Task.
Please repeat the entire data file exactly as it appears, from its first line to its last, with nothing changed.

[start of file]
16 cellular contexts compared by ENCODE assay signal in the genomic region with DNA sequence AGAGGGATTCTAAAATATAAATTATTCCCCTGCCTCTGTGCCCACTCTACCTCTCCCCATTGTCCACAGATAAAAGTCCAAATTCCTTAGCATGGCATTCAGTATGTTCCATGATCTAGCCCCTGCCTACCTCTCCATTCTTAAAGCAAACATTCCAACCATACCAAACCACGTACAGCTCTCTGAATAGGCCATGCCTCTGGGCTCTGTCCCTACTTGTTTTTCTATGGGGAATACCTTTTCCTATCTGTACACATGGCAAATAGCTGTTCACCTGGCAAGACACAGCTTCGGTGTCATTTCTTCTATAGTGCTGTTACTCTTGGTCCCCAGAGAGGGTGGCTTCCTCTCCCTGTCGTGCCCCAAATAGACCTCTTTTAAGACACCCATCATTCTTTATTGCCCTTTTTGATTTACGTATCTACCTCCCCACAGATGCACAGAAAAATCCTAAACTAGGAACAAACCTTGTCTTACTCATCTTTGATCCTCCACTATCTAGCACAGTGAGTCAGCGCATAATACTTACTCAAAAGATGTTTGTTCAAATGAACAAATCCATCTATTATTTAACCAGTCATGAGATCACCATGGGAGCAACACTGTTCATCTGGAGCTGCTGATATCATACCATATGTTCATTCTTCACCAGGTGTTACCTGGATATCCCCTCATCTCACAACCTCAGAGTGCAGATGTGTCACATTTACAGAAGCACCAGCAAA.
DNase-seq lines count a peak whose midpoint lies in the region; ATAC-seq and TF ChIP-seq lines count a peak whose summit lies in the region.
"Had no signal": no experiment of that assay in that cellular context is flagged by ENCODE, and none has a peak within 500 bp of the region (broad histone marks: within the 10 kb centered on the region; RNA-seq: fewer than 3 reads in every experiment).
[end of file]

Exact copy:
16 cellular contexts compared by ENCODE assay signal in the genomic region with DNA sequence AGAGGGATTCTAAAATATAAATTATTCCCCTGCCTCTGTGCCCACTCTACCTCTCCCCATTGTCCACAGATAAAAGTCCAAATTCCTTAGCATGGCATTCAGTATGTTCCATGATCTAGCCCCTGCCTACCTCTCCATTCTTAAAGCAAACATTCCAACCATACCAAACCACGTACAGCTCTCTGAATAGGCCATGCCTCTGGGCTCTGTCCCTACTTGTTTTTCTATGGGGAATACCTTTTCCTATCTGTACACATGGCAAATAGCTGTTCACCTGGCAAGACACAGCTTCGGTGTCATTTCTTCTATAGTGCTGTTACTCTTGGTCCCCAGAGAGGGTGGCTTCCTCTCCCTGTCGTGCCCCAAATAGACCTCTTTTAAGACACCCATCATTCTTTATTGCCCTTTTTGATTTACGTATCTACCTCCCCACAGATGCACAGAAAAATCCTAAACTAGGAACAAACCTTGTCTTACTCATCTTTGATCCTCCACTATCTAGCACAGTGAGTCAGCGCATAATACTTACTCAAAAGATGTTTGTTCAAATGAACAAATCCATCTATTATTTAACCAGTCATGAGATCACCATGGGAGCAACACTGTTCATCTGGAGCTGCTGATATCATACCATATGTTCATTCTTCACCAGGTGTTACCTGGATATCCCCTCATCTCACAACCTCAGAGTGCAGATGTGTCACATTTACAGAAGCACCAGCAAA.
DNase-seq lines count a peak whose midpoint lies in the region; ATAC-seq and TF ChIP-seq lines count a peak whose summit lies in the region.
"Had no signal": no experiment of that assay in that cellular context is flagged by ENCODE, and none has a peak within 500 bp of the region (broad histone marks: within the 10 kb centered on the region; RNA-seq: fewer than 3 reads in every experiment).